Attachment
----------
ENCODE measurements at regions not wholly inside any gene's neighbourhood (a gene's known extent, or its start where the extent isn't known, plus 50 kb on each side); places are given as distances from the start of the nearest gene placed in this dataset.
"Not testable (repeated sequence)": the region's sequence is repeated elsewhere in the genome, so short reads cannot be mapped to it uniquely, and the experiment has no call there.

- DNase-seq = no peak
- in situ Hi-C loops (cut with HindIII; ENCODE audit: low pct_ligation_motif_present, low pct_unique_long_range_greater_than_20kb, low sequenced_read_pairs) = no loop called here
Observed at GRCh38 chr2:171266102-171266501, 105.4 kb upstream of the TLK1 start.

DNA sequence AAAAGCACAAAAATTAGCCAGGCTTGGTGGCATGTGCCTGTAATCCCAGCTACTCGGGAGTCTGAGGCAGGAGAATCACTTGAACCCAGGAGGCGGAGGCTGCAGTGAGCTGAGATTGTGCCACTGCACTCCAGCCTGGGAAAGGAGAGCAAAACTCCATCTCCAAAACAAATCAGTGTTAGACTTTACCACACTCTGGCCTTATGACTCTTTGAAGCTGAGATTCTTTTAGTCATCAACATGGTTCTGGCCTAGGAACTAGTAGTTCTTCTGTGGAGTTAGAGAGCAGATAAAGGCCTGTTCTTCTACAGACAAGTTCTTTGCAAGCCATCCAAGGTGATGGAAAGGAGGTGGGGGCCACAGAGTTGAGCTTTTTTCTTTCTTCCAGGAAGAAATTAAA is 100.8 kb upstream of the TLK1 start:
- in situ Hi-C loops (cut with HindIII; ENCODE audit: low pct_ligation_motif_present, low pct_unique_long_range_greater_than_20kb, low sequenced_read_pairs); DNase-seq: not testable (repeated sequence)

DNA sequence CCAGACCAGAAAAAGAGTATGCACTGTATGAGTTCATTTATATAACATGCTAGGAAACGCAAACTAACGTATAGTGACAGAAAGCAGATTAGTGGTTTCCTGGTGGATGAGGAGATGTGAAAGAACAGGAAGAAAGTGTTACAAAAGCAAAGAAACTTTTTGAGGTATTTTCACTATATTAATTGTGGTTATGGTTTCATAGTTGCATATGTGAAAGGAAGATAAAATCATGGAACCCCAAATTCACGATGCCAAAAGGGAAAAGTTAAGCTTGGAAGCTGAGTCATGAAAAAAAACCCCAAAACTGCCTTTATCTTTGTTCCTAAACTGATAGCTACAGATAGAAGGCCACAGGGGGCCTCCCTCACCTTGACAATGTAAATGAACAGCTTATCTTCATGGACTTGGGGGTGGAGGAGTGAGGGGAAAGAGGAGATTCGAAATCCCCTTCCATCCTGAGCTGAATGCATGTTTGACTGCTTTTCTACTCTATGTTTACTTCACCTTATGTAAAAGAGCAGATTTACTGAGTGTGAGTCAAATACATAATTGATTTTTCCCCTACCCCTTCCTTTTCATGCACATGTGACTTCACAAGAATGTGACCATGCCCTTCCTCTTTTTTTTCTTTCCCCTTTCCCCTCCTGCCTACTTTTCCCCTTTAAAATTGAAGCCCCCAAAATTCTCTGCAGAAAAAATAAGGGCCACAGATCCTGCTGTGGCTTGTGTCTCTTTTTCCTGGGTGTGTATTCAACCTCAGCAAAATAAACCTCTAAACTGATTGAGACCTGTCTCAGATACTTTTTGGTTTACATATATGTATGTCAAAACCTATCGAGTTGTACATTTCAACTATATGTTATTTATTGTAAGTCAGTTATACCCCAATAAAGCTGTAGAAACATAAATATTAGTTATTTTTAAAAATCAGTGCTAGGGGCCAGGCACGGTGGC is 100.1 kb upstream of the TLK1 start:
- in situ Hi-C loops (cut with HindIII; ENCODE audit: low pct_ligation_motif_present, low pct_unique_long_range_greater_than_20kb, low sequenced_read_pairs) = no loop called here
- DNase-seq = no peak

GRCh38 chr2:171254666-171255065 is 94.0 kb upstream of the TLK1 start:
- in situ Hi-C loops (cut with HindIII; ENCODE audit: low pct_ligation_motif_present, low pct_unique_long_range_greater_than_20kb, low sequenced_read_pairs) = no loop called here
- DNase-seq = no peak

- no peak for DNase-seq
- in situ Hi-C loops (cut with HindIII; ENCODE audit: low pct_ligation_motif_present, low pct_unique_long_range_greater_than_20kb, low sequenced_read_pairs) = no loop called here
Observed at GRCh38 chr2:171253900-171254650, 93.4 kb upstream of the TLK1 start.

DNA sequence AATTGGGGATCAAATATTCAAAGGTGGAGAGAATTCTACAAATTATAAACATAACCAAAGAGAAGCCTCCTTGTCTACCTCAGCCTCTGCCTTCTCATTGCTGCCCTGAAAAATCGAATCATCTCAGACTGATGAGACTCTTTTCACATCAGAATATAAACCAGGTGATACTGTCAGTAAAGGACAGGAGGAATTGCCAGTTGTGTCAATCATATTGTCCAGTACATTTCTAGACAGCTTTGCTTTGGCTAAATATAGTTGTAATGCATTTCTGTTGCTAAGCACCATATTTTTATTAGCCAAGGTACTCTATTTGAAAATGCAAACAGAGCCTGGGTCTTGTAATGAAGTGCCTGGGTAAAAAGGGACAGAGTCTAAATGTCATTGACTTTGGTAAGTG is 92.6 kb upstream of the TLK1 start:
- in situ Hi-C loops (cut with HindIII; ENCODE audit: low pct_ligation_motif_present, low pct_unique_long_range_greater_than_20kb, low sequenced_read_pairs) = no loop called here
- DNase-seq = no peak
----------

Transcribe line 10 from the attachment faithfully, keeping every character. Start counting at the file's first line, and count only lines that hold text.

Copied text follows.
- DNase-seq = no peak